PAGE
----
World Rugby expects "compelling" 2027 Rugby World Cup bid from Australia

Rugby World Cup
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by Beth Newman

World Rugby are expecting a “compelling” 2027 Rugby World Cup bid from Australia after they were defeated in the 2021 Women’s Rugby World Cup bid on Thursday morning.

Australia missed out on hosting rights for the 2021 Women’s Rugby World Cup to New Zealand in a 25-17 vote after a long bid process.

It seems highly likely the 2027 Rugby World Cup will be hosted in the Southern Hemisphere for the first time since 2011 when the host is announced in 2021, after three consecutive tournaments in the Northern Hemisphere.

South Africa were hot favourites to take out the rights to the 2023 Rugby World Cup but a shock win to France extended the northern run for another tournament.

Australia last hosted the Rugby World Cup in 2003, while New Zealand was the most recent Southern Hemisphere host in 2011.

Rugby Australia last year signalled its intent to bid for the 2027 tournament, with that process set to start in 2020.

Rugby World Cup boss Alan Gilpin said he didn’t think Australia’s loss in the Women’s Rugby World Cup race would have any affect on their 2027 chances.

“I don’t think it’ll have any impact,” he said.

“Hopefully it has helped Rugby Australia formulate their thinking about the bid process. We’ll start that process in 2020 and I’m sure they’re already working out how they’re going to approach it.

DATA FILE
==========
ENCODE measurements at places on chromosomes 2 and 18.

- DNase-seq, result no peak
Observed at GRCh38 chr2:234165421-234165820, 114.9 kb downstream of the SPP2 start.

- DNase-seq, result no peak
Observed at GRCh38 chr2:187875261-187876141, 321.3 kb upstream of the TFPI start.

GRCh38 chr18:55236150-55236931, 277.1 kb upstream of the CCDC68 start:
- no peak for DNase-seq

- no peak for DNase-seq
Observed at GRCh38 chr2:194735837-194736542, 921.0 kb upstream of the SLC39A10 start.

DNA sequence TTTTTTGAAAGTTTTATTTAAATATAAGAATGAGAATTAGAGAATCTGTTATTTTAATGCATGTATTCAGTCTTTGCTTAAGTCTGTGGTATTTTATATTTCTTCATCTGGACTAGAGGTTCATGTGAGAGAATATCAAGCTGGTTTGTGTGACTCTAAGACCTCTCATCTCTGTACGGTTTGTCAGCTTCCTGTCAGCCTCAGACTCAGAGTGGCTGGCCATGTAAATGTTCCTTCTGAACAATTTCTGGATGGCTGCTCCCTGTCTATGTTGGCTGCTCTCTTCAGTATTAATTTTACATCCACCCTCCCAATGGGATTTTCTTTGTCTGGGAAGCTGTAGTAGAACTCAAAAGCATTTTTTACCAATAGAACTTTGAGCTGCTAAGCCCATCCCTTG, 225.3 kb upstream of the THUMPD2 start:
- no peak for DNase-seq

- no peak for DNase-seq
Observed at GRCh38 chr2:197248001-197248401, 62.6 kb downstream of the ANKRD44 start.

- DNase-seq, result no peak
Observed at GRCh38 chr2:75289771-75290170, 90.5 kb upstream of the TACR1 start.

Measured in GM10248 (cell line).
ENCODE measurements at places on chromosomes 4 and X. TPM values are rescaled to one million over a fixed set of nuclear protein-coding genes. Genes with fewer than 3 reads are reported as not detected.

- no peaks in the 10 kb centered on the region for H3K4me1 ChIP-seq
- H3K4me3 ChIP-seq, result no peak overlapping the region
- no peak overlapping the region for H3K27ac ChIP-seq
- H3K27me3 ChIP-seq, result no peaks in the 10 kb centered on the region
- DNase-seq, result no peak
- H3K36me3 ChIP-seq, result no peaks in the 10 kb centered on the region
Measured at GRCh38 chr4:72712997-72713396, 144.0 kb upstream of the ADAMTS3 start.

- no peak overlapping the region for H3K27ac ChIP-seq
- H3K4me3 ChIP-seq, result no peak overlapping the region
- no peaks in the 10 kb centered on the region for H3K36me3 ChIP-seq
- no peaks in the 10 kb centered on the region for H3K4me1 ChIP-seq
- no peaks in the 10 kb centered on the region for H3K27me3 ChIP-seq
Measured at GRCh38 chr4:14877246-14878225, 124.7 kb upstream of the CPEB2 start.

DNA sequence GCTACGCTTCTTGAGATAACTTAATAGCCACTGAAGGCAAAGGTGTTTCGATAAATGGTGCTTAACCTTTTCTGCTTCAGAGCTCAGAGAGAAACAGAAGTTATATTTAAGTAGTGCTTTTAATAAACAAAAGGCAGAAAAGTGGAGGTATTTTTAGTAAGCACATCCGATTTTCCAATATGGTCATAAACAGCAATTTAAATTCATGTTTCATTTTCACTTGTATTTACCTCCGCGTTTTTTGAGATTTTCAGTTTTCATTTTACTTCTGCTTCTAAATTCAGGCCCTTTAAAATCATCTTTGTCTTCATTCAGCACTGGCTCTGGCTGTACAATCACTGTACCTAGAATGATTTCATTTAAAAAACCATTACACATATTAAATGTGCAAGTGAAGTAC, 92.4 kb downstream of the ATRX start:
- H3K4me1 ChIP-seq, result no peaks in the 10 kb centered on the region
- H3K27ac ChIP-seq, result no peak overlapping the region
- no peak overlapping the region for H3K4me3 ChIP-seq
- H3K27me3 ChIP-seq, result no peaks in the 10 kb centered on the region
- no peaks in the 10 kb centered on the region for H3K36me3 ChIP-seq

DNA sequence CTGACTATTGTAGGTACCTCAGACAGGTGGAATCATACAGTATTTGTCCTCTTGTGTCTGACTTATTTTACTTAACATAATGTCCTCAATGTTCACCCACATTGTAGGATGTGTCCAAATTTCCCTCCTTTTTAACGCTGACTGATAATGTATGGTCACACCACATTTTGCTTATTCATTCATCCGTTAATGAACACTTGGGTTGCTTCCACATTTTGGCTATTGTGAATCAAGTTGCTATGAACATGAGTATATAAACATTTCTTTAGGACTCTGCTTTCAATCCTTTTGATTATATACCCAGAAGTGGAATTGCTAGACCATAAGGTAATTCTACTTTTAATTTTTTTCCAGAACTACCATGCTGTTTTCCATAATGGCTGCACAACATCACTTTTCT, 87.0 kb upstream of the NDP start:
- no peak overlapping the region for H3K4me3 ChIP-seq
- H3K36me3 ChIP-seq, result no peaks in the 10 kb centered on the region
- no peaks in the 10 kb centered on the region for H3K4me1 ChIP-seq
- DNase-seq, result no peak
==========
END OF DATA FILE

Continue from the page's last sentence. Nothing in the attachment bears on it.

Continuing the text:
“We know there’s huge state government investment in the venues, we know Australia can put on a great World Cup, we’ve been there before and done that before and we look forward to working with them on that bid.”

Argentina is also believed to be keen to bid for the 2027 tournament, though they haven’t made any formal announcement of those plans.

Gilpin said any Australian bid would certainly be a strong one in that race.

“We don’t know yet who else will be in the running for that tournament,” he said.

“Australia have come out early and confirmed their intentions to bid which is great, it starts that conversation and 2011 in New Zealand, now we’ll be in the Northern Hemisphere in Japan and again in France so I’m sure Australia’s bid will be really compelling.”

Rugby AU CEO Raelene Castle said while the women’s and men’s tournaments were fundamentally different processes, they could take lessons from the recent race.

“I think there's always learnings as to what's important to people in the focus areas for these types of bids,” she said.

“I think it's also being a little bit careful because it is a different comparison, Women’s World cup to a men's World Cup, but there's certainly learnings and we'll go away and review the process that we've been through and make sure we put our focus and emphasis in the right areas.”

Rugby Australia is also open to potentially bidding for the 2025 women’s tournament and Gilpin said there’s no reason they shouldn’t have another crack.

“We’ve seen through this process and we know anyway that women’s rugby is a huge part of rugby in Oz and Australia’s a massive part of women’s rugby for us,” he said.

“So, I think a Women’s World Cup for Australia would be massive in the future and I don’t think they should be too deterred by this one.”